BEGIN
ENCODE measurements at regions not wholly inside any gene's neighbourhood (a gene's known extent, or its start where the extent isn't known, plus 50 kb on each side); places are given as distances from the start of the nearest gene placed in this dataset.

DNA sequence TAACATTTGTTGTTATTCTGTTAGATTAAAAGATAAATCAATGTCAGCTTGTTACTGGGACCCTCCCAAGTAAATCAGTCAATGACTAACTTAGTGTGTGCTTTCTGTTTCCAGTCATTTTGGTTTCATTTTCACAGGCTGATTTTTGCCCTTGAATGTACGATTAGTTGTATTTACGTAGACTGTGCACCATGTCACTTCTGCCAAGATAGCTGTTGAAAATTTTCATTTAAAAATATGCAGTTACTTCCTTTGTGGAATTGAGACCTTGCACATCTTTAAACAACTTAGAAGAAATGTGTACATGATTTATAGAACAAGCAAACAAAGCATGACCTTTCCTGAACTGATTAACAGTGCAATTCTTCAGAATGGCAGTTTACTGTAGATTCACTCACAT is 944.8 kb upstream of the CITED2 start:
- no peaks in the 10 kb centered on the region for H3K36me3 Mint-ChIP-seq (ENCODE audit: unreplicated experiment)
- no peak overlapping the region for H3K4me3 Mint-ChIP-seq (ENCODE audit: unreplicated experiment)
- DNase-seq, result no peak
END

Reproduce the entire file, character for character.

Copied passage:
ENCODE measurements at regions not wholly inside any gene's neighbourhood (a gene's known extent, or its start where the extent isn't known, plus 50 kb on each side); places are given as distances from the start of the nearest gene placed in this dataset.

DNA sequence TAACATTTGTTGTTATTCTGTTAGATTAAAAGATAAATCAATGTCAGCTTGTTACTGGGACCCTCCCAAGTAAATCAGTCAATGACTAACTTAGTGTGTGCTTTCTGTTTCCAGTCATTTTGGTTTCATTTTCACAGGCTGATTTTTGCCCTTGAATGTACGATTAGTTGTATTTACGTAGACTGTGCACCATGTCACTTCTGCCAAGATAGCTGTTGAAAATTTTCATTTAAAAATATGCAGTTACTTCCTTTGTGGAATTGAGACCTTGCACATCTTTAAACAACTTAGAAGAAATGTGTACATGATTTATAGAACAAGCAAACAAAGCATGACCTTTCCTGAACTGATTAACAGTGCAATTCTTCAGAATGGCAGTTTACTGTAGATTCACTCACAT is 944.8 kb upstream of the CITED2 start:
- no peaks in the 10 kb centered on the region for H3K36me3 Mint-ChIP-seq (ENCODE audit: unreplicated experiment)
- no peak overlapping the region for H3K4me3 Mint-ChIP-seq (ENCODE audit: unreplicated experiment)
- DNase-seq, result no peak